John Wayne’s mythos has transformed from just a man playing a part, into a representation of America and the American West itself. So it makes sense to end John Wayne week with a film about the self-creation of myths and the blossoming changes of the American West: The Man Who Shot Liberty Valance.
Senator Ransom Stoddard (James Stewart) travels back to the town of Shinbone for the funeral of former friend, Tom Doniphan (Wayne). Stoddard’s reputation precedes him, as he’s known as the man who killed notorious outlaw, Liberty Valance (Lee Marvin). But Stoddard is also in Shinbone to set the record straight, and reveal to the town the legend might not be wholly accurate.
“When the legend becomes fact, print the legend.” The phrase concludes the tale of who shot Liberty Valance, but it also situates Wayne within the American ethos. “John Wayne” as a persona represented individual freedom, the working man who knew right from wrong and defended it with a shotgun. And yet the real Wayne tried to live his life like the characters he played. Even once Wayne was diagnosed with cancer, he questioned how “John Wayne,” the persona would react. Much like Rita Hayworth, the legend of the character overpowered the real person; the hardest person to be was “John Wayne.” So with that, The Man Who Shot Liberty Valance shows us the horror of being the real person. Tom Doniphon IS the man who shot Liberty Valance, and yet he’s relegated to the shadows for all eternity. No one wants his story, they want the story of the local lawyer, the big-hearted city boy, who took the man down, the tailor who shot “seven in one blow.”
John Ford’s revisionist Westerns have always sought to undo the American West as we’ve come to know it, whether it was the story of Doc Holliday in My Darling Clementine – whom Ford aligns with Doniphon once Stoddard tells the undertaker to put Doniphon in his boots, spurs, and gun belt – or Ransom Stoddard here. When Stoddard and Hallie first enter Shinbone, Hallie hears how the “desert’s still the same.” Not much has changed in the wilds of the desert, and yet the frontier has bloomed like the cactus flowers placed on Tom Doniphon’s coffin. The world of cowboys and Indians, where men dueled at ten paces, is no longer the same. We’ve become “civilized.” Our battles are fought in the courtroom, and that leaves us to question the true meaning of justice. Is it justified to kill a man whose committed well-documented cases of murder and thievery, or let that man’s fate be decided by a group of men?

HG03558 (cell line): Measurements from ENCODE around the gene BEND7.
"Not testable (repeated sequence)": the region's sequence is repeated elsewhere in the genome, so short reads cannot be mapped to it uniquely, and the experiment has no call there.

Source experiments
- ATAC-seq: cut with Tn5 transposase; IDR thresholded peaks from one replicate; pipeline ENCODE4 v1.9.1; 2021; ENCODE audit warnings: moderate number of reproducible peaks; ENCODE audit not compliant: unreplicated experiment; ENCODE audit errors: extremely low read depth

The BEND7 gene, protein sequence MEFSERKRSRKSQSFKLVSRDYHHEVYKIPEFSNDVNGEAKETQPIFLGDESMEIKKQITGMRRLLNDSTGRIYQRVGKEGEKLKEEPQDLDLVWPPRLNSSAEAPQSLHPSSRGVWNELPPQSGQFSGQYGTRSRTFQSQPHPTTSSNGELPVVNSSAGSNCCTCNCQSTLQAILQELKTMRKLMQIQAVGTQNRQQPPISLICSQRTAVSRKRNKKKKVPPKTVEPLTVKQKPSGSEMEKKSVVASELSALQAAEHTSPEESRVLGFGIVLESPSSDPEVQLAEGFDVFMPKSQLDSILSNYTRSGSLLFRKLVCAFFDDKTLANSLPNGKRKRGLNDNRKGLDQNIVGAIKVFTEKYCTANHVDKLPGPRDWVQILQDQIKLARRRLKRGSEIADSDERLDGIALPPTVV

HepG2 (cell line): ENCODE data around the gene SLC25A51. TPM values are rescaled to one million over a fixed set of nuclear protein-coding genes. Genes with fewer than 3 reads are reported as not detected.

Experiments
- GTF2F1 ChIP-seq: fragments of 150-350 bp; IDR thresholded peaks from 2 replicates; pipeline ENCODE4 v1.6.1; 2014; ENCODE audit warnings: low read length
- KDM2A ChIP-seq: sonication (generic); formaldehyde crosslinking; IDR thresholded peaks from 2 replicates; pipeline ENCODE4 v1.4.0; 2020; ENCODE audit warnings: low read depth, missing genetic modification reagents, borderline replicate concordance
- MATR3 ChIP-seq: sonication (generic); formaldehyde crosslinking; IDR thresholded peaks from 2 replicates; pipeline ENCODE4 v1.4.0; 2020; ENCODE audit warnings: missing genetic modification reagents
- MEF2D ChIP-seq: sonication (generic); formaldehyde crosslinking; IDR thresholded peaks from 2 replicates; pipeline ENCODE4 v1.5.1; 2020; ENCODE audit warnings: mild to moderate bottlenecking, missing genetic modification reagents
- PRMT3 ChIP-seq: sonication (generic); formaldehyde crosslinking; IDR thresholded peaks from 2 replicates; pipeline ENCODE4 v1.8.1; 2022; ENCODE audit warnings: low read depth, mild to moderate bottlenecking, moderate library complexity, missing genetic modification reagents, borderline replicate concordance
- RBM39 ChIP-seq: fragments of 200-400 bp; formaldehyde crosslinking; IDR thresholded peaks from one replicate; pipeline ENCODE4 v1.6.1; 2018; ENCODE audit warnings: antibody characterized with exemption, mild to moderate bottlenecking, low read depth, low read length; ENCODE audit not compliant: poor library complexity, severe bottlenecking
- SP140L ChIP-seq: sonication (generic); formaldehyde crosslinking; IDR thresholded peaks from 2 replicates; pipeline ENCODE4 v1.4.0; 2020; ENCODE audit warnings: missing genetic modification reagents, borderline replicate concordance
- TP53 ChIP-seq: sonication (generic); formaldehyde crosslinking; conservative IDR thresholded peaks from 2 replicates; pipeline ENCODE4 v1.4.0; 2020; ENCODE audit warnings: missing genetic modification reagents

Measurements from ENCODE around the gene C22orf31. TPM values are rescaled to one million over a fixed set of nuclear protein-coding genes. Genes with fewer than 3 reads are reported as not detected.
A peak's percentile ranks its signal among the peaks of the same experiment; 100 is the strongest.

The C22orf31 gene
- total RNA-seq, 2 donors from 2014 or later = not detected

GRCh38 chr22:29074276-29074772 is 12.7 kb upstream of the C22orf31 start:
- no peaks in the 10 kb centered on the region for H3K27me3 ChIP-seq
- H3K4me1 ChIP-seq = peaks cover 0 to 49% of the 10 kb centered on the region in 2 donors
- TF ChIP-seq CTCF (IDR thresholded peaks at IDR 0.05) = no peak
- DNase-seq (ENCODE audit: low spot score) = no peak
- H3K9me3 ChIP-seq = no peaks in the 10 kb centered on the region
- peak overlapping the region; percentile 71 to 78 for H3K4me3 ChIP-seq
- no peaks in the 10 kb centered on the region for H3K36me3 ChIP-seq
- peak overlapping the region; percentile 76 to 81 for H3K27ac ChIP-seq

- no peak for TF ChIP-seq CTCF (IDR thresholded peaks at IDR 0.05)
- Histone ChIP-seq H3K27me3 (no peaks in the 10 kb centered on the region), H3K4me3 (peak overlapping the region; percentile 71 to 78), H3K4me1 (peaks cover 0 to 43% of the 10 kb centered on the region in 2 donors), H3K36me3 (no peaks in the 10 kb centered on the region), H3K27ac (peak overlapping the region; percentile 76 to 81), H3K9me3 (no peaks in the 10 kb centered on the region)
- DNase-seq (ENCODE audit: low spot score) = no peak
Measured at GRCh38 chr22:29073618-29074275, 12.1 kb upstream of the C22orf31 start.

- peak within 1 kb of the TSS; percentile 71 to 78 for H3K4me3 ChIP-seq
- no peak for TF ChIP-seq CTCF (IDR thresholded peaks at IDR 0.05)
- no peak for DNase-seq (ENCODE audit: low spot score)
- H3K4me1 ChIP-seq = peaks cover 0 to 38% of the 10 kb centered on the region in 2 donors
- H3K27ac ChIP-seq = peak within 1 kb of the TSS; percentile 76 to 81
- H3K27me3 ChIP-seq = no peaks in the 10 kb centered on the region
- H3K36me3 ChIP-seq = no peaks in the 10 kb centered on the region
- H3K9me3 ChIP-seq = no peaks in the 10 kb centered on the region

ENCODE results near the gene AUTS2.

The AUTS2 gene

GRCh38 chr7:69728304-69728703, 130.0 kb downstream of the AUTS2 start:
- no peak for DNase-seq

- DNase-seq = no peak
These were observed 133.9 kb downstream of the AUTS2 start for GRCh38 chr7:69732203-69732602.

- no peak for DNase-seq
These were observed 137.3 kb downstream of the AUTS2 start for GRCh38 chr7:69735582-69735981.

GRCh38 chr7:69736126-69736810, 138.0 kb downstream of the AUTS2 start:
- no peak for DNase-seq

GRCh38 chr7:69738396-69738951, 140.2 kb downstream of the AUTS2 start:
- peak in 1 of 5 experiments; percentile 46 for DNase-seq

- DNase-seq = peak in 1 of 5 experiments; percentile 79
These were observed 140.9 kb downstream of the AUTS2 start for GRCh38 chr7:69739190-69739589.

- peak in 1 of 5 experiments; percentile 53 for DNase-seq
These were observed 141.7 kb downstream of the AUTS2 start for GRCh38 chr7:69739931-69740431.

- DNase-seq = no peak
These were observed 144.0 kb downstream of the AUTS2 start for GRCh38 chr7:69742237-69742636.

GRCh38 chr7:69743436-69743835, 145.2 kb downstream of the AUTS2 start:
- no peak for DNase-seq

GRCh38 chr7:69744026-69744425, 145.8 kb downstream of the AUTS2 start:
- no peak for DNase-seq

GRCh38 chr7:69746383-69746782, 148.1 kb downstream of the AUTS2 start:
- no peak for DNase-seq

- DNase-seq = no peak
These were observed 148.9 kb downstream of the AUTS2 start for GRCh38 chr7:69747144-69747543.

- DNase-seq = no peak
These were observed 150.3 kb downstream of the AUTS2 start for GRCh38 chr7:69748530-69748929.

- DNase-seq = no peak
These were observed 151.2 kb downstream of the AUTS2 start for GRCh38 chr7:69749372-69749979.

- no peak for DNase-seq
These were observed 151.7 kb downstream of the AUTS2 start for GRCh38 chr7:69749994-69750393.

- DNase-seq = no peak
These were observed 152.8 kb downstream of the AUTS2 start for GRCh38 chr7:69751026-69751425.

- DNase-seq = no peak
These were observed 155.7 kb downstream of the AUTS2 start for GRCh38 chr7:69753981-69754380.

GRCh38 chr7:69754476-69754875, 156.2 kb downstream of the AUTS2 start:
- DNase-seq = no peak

The Vietnam War plays an unspoken role in this story, as Ford presents us with two schools of thought: pacifism vs. vigilantism (or “Western law” as Liberty Valance calls it). Wayne was a staunch proponent of the war, his work on The Green Berets is evidence, so it makes sense he’d be the one who takes the fatal shot against Liberty Valance. Poor Ransom is a book man, easily out of his depth upon entering Shinbone to the extent he can’t take a punch. He isn’t truly a man, as defined by the film and the genre, so it makes sense his skills are best suited to the government where talk is the law of the land.
Stoddard enters the film brimming with braggadocio. He’s a successful Senator married to the beautiful Hallie (Vera Miles reteaming with Wayne post-Searchers), but his soul is burdened by the secret of his success. Ransom’s profited off Liberty Valance’s death. His accomplishments aren’t earned, but it doesn’t matter to the people of Shinbone. Upon deciding the newspaper won’t print the true series of events, Ford emphasizes how success if mercenary. People, good intentions or not, take success as it comes to them. Stoddard mentions how Tom’s reaction to violence with more violence is “what Liberty Valance was saying,” but the audience perceives Doniphon has it right; killing Liberty Valance is the only way balance can be restored to Shinbone. Doniphon passes the future onto Stoddard, but Stoddard is simply a peacekeeper; he hasn’t created peace itself.
With all this depth and significance, you need actors who make the puzzle pieces fit. John Wayne isn’t the hero of the title, and yet he’s the heart of the film. Wayne’s flirty with Vera Miles, kind to Stoddard, and unwavering next to Marvin. For all his fearlessness, though, he isn’t given as much grist as Stewart. Stewart’s Stoddard lives with his regret and unearned potential which wears on him about as much as the old-age makeup he rocks in the bookends. Lee Marvin is a wild animal as the villainous Liberty Valance. His whipping of characters – for one men are being paddled…to death – is a virulent frenzy of hostility that, coupled with Marvin’s screams, are terrifying. Vera Miles is also good as the kind, Hallie. She’s the girl loved by both Ransom and Tom, but she’s also commanding in the domestic sphere in a way she wasn’t in The Searchers.
In writing this review, my opinion of The Man Who Shot Liberty Valance increases. The 1960s were a time of violence, and yet this film says that sometimes brute force is necessary to succeed. It’s well and good to talk things out, but sometimes what’s needed is a shot to the face. For some, this theory sounds excessive and Ford contains these emotions, presenting a cadre of characters with different opinions and perspectives on the subject. The creation of historical narrative also plays well in this feature, downplaying some of the more overt views on violence. Jimmy Stewart and John Wayne are evenly matched, and this couldn’t have been the more perfect movie for me to end my foray into the works of John Wayne with.
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